Study 329, which was a trial of paroxetine for depression in adolescents, is often held up as the poster child for fraud in clinical trials of psychiatric drugs. In Children of the cure: Missing data, lost lives and antidepressants, David Healy, Joanna Le Noury and Julie Wood painstakingly detail the entire sordid affair, including efforts to get the study retracted and to reanalyse the patient-level data. However, they do so with a larger purpose in mind. Study 329 is not presented as an aberration, but rather as emblematic of a systemic failure in modern medicine (or at least in psychiatry), which leads to prescribing practices that do great harm.
Malcharist Review by Annie Bevan Malcharist bounds like a hound as Lee Majors spies with his own eyes, his master is unaware he is up-the-creek, without a paddle. Griffin Wagner is fighting the devil’s work and suddenly his botched-up visions give him a break into a new world where right is wrong and wrong is […]
This is a novel that takes the reader deep inside the Pharmaceutical Empire which invents diseases, creates “patient advocacy organizations” to sell these diseases to the public, manufactures and controls the evidence base purporting to show their nostrums are safe and effective remedies for these diseases, relentlessly gaslights those unfortunate victims harmed by their patent medicines, and smears all who question any of this as “Luddites, anti-vaxxers, tin-foil hatters, and Scientologists.”
A novel by Paul John Scott
A closely-observed, panoramic thriller about medical science gone wrong, and the people who make dangerous pills seem safe.
It’s Manhattan in the winter of 2010, and Shivani Patel is carrying the secrets of a trade that no one understands: medical ghostwriting. A Cambridge-trained scientist and wordsmith for the world’s largest drugmaker, she makes her soaring pay by delivering the sleight-of-hand needed to move new drugs into journals and onto market. Then she watches as a parade of aging males take credit for her work…
This week, Samizdat announces our long-awaited release of Malcharist, an accessible and unusually realistic contemporary fiction work by Paul John Scott. The book is a page-turner about the corruption of clinical trials told through a medical ghostwriter’s crisis of conscience. Set in Manhattan in 2010 and laced with dark humor throughout its fast 352 pages, it […]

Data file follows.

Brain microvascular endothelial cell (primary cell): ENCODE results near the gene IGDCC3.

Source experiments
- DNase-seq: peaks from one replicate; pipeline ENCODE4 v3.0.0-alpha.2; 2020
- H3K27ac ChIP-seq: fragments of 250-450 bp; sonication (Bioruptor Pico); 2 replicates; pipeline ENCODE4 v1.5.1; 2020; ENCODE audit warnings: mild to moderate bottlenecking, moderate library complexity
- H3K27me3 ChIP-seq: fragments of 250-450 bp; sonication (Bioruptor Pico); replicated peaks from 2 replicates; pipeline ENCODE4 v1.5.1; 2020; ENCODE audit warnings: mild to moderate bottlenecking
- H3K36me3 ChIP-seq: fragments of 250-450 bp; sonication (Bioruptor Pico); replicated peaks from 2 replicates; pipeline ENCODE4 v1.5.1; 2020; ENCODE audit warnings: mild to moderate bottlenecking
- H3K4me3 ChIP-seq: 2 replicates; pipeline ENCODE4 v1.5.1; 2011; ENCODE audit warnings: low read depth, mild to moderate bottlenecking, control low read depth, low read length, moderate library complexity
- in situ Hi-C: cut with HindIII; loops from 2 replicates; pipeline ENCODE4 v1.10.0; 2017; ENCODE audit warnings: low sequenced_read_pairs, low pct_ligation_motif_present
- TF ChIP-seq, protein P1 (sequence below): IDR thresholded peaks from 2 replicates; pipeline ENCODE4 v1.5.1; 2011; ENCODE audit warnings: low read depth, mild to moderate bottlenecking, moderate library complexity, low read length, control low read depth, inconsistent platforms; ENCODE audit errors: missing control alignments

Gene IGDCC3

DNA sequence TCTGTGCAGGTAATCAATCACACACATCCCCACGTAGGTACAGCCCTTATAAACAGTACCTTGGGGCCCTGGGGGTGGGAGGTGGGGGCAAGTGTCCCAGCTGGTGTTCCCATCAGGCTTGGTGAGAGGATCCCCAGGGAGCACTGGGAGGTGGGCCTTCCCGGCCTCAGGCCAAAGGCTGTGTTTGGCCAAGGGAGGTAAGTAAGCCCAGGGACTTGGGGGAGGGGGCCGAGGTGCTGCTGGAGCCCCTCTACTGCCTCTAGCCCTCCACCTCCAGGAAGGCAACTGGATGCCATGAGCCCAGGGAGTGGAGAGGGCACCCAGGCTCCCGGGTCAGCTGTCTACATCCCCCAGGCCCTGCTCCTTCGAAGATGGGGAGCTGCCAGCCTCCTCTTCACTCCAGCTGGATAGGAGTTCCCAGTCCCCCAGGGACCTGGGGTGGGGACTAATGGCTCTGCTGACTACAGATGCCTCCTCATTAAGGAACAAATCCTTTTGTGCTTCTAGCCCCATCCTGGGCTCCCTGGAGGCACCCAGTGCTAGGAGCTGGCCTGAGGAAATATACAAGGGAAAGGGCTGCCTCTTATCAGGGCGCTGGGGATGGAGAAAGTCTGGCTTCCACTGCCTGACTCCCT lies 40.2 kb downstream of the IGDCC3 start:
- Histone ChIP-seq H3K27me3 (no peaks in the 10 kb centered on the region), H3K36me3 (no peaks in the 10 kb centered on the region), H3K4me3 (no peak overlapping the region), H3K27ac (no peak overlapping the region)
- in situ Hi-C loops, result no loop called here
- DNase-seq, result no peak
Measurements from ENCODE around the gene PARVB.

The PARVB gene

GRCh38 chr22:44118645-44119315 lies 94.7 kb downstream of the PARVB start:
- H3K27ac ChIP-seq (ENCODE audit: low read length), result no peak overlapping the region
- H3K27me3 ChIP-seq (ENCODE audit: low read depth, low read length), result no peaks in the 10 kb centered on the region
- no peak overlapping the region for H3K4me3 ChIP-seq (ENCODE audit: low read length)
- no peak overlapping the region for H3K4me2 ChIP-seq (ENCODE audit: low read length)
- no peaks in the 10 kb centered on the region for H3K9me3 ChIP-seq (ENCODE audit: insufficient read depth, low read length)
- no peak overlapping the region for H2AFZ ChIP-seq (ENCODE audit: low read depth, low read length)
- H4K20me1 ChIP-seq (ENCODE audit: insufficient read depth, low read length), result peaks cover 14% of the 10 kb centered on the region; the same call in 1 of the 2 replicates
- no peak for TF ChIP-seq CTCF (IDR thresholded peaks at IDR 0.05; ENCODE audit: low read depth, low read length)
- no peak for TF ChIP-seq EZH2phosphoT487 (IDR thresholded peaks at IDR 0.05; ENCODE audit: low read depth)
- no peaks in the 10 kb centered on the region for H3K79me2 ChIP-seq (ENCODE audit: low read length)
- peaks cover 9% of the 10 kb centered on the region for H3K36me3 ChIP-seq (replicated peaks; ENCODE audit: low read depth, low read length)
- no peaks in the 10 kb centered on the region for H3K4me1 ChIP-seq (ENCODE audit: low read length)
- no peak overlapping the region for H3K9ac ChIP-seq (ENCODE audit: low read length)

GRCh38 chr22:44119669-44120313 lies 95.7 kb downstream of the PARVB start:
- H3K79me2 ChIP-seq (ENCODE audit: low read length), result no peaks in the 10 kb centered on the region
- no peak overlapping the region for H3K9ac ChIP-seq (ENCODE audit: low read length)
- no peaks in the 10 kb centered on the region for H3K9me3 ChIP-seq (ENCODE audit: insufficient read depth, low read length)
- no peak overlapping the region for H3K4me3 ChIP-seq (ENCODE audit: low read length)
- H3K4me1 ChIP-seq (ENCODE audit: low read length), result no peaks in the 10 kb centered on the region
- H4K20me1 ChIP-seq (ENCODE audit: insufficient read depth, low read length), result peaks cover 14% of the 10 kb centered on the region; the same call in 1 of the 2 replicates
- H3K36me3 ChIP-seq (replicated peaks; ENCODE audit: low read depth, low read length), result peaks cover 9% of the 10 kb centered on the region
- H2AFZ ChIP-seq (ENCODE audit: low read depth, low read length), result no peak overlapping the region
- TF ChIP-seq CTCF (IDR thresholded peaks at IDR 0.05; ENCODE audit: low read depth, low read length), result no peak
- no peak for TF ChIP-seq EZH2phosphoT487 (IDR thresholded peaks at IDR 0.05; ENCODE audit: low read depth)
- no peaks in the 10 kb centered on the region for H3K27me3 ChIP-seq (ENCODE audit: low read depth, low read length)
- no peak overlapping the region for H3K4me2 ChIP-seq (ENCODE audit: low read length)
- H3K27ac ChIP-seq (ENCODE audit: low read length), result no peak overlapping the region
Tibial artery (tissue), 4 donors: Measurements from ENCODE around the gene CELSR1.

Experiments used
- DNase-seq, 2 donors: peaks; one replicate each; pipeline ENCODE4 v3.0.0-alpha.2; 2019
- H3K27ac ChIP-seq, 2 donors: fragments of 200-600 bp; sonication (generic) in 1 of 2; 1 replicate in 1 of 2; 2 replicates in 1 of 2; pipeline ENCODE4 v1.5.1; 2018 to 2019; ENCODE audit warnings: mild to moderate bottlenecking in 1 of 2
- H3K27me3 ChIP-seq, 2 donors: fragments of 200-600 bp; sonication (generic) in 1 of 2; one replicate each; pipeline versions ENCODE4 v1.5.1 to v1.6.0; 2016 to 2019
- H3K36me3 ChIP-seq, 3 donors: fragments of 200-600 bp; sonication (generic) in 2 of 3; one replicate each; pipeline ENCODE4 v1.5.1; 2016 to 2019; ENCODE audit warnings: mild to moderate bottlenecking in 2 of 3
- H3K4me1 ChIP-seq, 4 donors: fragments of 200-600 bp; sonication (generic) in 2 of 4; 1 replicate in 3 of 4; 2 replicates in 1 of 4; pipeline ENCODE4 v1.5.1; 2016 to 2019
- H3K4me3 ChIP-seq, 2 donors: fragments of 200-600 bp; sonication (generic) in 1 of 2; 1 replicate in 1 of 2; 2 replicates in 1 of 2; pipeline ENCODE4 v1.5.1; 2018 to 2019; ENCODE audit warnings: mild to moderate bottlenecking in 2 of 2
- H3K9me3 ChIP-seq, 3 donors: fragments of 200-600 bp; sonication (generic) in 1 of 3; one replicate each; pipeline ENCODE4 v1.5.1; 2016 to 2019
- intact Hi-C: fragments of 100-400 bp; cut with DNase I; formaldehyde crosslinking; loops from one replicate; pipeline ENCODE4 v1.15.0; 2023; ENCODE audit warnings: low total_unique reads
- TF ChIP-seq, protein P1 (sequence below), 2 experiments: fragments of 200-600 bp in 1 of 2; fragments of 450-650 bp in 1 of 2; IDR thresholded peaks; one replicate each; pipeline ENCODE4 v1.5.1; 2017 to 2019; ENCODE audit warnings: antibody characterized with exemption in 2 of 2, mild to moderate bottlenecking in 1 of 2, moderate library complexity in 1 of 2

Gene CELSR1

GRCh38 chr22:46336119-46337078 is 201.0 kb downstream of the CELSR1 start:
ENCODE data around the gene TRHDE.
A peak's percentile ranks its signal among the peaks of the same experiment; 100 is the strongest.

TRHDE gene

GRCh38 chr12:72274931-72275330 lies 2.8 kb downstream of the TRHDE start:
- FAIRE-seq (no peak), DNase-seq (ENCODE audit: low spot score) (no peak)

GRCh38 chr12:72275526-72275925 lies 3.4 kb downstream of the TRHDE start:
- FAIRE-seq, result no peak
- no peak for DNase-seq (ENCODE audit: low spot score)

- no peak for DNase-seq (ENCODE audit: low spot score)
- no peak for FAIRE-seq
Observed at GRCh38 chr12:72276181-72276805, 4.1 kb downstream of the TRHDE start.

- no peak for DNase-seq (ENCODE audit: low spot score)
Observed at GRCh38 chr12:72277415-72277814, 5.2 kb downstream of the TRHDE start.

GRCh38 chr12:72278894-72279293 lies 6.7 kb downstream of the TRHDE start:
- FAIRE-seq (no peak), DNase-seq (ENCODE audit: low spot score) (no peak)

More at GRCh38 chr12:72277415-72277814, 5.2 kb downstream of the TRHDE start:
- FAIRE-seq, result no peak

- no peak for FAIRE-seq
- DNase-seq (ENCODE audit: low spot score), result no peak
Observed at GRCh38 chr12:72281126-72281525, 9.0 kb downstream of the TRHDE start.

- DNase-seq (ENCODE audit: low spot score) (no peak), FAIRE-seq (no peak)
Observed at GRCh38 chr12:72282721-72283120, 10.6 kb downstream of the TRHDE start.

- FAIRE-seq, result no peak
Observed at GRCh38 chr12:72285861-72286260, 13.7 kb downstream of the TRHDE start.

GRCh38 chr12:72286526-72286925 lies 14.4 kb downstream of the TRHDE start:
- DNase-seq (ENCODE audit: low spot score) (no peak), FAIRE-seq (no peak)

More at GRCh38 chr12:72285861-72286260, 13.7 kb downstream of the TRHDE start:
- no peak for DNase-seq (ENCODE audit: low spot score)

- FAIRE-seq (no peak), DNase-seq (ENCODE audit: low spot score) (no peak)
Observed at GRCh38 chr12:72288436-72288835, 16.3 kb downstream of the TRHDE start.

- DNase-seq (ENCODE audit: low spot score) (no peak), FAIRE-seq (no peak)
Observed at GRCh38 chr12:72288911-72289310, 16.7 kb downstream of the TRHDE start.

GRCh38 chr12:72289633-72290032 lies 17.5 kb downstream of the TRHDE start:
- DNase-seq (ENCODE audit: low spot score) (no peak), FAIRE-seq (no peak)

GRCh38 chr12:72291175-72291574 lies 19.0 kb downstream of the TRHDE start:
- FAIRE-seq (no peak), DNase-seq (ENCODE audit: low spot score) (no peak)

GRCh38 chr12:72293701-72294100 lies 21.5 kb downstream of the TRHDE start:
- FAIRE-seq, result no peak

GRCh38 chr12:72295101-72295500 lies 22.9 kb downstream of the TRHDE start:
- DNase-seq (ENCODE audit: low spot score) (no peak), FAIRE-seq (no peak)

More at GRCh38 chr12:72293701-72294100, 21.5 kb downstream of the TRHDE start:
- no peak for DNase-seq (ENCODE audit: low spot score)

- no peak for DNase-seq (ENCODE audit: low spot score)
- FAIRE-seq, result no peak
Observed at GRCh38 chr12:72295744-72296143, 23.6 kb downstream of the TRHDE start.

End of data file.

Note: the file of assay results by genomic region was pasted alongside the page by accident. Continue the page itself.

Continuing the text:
Children of the Cure is first a deep dive into the fraudulent reporting of “Study 329,” the clinical trial of Paxil (paroxetine) that launched an epidemic of drug-induced suicides by children and adolescents in the United States and many other countries. It is an indictment of Paxil’s manufacturer, Glaxo Smith Kline (GSK) and the many doctors who were paid to have their names appear on a study that was ghost-written by GSK. A review by Jim Gottstein, author of The Zyprexa Papers
“I tried killing myself thirty times.” So says Vickie, a nurse from Philadelphia who was first prescribed Paxil at the age of ten for something called “social anxiety disorder.” For the past several years, I have borne witness to people like Vickie – wonderful, creative, caring people – who were turned into burned-out shells of their former selves after getting hooked on antidepressants and other psychiatric drugs. Most of these people began taking these drugs for the most banal reasons you could imagine… By Patrick D Hahn @Patrickhahn
Children of the Cure, at last, gives patients and their relatives the documented truth about how Pharma really operates, how the regulators and guideline makers are not quite the safeguarders of our health that so many of us long believed them to be. And worst of all, the influence the medical journals have on our health by sleight of hand. So many of us did begin to wonder, after appalling experiences about which we were never taken seriously. But in this book we have a talisman, something to generously give to our GPs, full of facts which cannot any longer be discounted. We cannot be brushed away with lies and obfuscations any more. A much needed, carefully researched and documented book which definitely should save lives.
If you lose your head, you lose your mind. Our healthcare system has lost its head, but also its heart, as seen in this excellent polemic by Dr. David Healy. A review of Dr. David Healy’s “The Decapitation of Care” by E. Kent Winward. This is a book about the black box pharmaceutical companies keep doctors and patients in about the side effects of the medications. A black box so dark and a system so effective for pharmaceutical companies that our life expectancies are shrinking. How short does you or your family’s life expectancy need to become before you pay attention?
In 1993, a proposal was developed to study the drug for use in adolescent “depression”, and Study 329 was launched. Study 329 did not show a clear benefit compared to placebo, and some study participants suffered serious side effects. The researchers played these down by coding suicidality as lability, and overlooking certain adverse events altogether.
The story is depressing and tragic, one of many similar tales that have appeared in the past two decades. Clinicians have the skills to assess new treatments, but their independence and financial support must be assured by independent non-industry sources. Children of the Cure is a frightening and tragic story that warrants governmental and public attention. A book review by Max Fink, M.D., Professor of Psychiatry and Neurology Emeritus
StonyBrook University College of Medicine
When Samizdat published Children of the Cure on Amazon, there was discomfort in some quarters. The discomfort was practical for some. Mark Carter from Auckland told us it would take 154 NZ dollars to buy two copies and have then posted to him – he had to go through Amazon.com as Amazon.com.au for some strange reason does […]